The Budget presented on 26 February was the second of the United Progressive Alliance (UPA) in its second avatar. However, unlike the budgets of the previous UPA government, this one stands out as a bold political statement of the ruling dispensation.
Read with the Economic Survey, it is a clear statement of the departure from the underlying political economy paradigm of the previous dispensation. This Budget should be seen as a political statement and not merely a statement of accounts of the nation. If there is any parallel to this, it was the first budget Prime Minister Manmohan Singh presented as finance minister in 1991.
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In any case, budgets of the last several years have remained mundane statements of expenditures and revenues. These no longer make any sense because there is hardly any correlation between what is stated to be the expenditure and what is actually spent. Attaching too much meaning to the amount allocated to various heads is neither a relevant parameter to judge the functioning of the government, nor is it any indicator of the underlying political economy. However, this is not to say that the budgets have lost their relevance. On the contrary, as this Budget has shown, it remains the single most important statement of economic principles that guide the government’s functioning.
Other than being a statement of facts about the government’s expenditure, budgets have rarely been seen as political documents—partly because fiscal and monetary measures are no longer restricted to being presented in the beginning of the fiscal year. Governments have been required and have responded to events throughout the year.
Nonetheless, this Budget does require a careful analysis of the economic principles that underlie the thinking of the government. Although this is not so well articulated in the budget documents, it has been clearly argued in the accompanying Economic Survey. The second chapter of the Economic Survey—“Micro-foundations of Inclusive Growth”—explains some of the steps taken in the Budget. It clearly argues that the agenda of inclusive growth is no longer the principal domain of state policies alone. It says the role of the state is no longer to intervene in day to day management of the economy and is at best an enabler of economic growth. If, in the process, prices rise and inequalities increase, then so be it. Even creating employment is no longer the state’s objective.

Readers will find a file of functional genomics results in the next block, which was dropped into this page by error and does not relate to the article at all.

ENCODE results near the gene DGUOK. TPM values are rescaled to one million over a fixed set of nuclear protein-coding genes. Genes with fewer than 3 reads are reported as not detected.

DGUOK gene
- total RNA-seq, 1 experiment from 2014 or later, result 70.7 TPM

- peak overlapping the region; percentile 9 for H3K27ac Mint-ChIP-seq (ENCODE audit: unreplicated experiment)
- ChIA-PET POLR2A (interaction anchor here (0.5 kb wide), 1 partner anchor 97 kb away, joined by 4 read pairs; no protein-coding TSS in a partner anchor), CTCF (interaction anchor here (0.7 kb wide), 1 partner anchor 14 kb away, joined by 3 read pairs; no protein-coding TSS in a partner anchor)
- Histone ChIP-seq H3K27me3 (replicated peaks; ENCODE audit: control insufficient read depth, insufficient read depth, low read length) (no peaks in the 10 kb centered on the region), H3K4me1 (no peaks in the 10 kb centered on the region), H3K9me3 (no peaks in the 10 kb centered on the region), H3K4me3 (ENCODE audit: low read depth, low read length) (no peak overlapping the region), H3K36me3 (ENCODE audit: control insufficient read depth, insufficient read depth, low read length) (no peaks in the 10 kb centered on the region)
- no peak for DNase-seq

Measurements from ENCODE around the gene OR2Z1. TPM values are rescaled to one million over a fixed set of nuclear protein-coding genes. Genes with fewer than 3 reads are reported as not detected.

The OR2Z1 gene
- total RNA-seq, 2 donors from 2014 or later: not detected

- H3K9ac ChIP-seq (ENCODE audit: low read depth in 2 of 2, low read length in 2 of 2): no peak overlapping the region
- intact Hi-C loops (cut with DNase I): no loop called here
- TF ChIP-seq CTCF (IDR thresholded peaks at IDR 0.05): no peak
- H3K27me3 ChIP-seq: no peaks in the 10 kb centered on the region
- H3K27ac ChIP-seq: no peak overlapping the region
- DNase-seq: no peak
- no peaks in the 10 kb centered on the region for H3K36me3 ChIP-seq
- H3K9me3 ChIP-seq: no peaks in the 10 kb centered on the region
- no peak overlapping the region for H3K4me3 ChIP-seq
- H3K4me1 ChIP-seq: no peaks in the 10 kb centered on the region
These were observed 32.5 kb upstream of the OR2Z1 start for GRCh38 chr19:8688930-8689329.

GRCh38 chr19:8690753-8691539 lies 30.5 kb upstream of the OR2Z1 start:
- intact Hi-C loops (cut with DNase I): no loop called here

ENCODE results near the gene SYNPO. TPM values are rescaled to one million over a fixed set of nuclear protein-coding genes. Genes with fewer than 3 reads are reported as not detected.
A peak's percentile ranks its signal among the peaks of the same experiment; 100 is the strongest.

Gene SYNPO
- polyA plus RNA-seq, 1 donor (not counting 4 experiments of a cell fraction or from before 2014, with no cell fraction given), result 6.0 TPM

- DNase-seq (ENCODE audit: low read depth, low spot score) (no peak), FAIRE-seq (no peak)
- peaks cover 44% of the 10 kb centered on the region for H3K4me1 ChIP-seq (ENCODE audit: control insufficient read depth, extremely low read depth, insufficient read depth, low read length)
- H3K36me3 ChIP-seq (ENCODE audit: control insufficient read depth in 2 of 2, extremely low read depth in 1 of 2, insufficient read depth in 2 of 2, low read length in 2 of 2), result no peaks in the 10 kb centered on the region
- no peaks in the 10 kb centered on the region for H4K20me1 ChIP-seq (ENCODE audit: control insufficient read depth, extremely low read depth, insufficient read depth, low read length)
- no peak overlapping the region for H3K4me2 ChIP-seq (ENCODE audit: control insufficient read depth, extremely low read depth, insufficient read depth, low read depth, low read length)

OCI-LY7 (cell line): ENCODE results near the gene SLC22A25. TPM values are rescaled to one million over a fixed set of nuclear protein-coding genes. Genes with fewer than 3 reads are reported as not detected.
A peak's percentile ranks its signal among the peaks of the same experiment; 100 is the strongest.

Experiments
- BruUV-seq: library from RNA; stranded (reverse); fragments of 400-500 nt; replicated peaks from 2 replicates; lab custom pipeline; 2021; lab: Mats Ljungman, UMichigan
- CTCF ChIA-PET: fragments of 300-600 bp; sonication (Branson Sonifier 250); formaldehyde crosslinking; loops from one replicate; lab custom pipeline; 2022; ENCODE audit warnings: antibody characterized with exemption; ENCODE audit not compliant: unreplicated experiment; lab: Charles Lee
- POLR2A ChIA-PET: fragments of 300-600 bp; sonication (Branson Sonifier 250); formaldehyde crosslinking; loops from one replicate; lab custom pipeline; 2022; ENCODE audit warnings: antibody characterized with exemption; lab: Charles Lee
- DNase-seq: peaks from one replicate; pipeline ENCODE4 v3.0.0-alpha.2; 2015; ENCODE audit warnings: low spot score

What does it imply in terms of political economy? First, growth remains the primary objective of economic policy. Second, this has to come from betting on the private sector and the rich, the section that can deliver on savings, investment and consumption. Third, inclusive growth is no longer a specific objective of government policy but a consequent outcome of economic growth. Finally, if in doubt, turn to the market since the market knows best.
And that’s what the finance minister has done. He has raised prices of essential commodities such as fuel, cement and steel. He has also decontrolled fertilizer prices. Prices of urea have increased by 10%. But that is all that is there for the rural sector and the urban poor. For farmers, two-thirds of their input costs are fertilizers and irrigation (mainly diesel), and that will now go up. Food prices remain high but that has not deterred the government from reducing the food subsidy bill. And if the minutes of the empowered group of ministers on the Food Security Act is any indication, the present entitlement on foodgrains is about to be reduced by at least 10kg (in line with the promises made by the Congress party), and there will be no entitlement to the above poverty line population. So what if half the country is malnourished and food prices have been on an upward spiral for the last one-and-a-half years.
But it does not mean that the government is not worried about the common man. It is, but its definition of the aam aadmi is not what we have got used to. It is not the poor of the country. The Budget does a lot for the aam aadmi defined as the affluent, articulate (read English-speaking), middle class of the country. The finance minister has left no stone unturned to provide relief to this aam aadmi and not the poor aam aadmi. And you don’t need to fight about who they are. The aam aadmi of the finance minister is the top 5% of the country defined as all those with an annual income of more than Rs3 lakh. If you belong to that category, there are enormous benefits for you.
If you are the bottom 95% of the population, be prepared to pay more for everything. If you are a farmer, also be prepared for a lower income since your input costs are going to increase. If you are unemployed, don’t worry. Wait for the private sector to create job. But don’t expect the government to bring down prices, create employment. After all, aren’t these responsible for creating cumbersome bureaucracy and widespread corruption? Or wait till governance is reformed.
But in the long run, pray that the private sector does what it has been ordained to do.
Himanshu is assistant professor at Jawaharlal Nehru University and visiting fellow at Centre de Sciences Humaines, New Delhi. Farm Truths looks at issues in agriculture and runs on alternate Wednesdays. Respond to this column at firstname.lastname@example.org